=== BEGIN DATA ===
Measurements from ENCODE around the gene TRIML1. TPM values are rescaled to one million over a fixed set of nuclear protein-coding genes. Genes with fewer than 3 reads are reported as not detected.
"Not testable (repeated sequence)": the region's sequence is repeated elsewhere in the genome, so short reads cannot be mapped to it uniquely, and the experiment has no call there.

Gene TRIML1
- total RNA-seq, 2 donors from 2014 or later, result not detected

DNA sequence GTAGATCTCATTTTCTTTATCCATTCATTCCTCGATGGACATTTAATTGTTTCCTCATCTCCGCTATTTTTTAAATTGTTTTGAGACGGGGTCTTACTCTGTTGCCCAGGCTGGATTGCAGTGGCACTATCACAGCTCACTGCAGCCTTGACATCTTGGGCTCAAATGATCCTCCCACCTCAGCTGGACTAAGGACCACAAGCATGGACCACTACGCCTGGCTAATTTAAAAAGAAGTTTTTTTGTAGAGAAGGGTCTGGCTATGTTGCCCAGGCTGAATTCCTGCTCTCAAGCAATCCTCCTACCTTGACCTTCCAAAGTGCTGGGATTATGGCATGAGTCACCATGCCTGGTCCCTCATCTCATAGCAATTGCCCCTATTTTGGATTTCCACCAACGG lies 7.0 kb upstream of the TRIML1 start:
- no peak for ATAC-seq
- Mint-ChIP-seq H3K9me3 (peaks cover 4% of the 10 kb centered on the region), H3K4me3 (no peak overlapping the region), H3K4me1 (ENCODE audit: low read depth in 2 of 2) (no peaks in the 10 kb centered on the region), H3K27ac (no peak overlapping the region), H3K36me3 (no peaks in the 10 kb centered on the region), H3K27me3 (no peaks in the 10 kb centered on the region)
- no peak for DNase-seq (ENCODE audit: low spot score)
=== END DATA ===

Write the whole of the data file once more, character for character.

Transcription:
Measurements from ENCODE around the gene TRIML1. TPM values are rescaled to one million over a fixed set of nuclear protein-coding genes. Genes with fewer than 3 reads are reported as not detected.
"Not testable (repeated sequence)": the region's sequence is repeated elsewhere in the genome, so short reads cannot be mapped to it uniquely, and the experiment has no call there.

Gene TRIML1
- total RNA-seq, 2 donors from 2014 or later, result not detected

DNA sequence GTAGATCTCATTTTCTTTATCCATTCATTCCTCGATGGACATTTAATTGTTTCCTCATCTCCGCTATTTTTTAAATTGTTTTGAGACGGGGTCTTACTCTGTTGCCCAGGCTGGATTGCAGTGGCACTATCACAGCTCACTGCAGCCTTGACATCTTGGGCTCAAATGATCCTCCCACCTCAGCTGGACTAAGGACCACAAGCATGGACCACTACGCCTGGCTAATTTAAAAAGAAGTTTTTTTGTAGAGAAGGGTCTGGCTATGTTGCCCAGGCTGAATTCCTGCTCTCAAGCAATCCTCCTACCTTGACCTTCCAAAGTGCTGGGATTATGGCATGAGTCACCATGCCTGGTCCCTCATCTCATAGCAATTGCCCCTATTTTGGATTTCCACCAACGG lies 7.0 kb upstream of the TRIML1 start:
- no peak for ATAC-seq
- Mint-ChIP-seq H3K9me3 (peaks cover 4% of the 10 kb centered on the region), H3K4me3 (no peak overlapping the region), H3K4me1 (ENCODE audit: low read depth in 2 of 2) (no peaks in the 10 kb centered on the region), H3K27ac (no peak overlapping the region), H3K36me3 (no peaks in the 10 kb centered on the region), H3K27me3 (no peaks in the 10 kb centered on the region)
- no peak for DNase-seq (ENCODE audit: low spot score)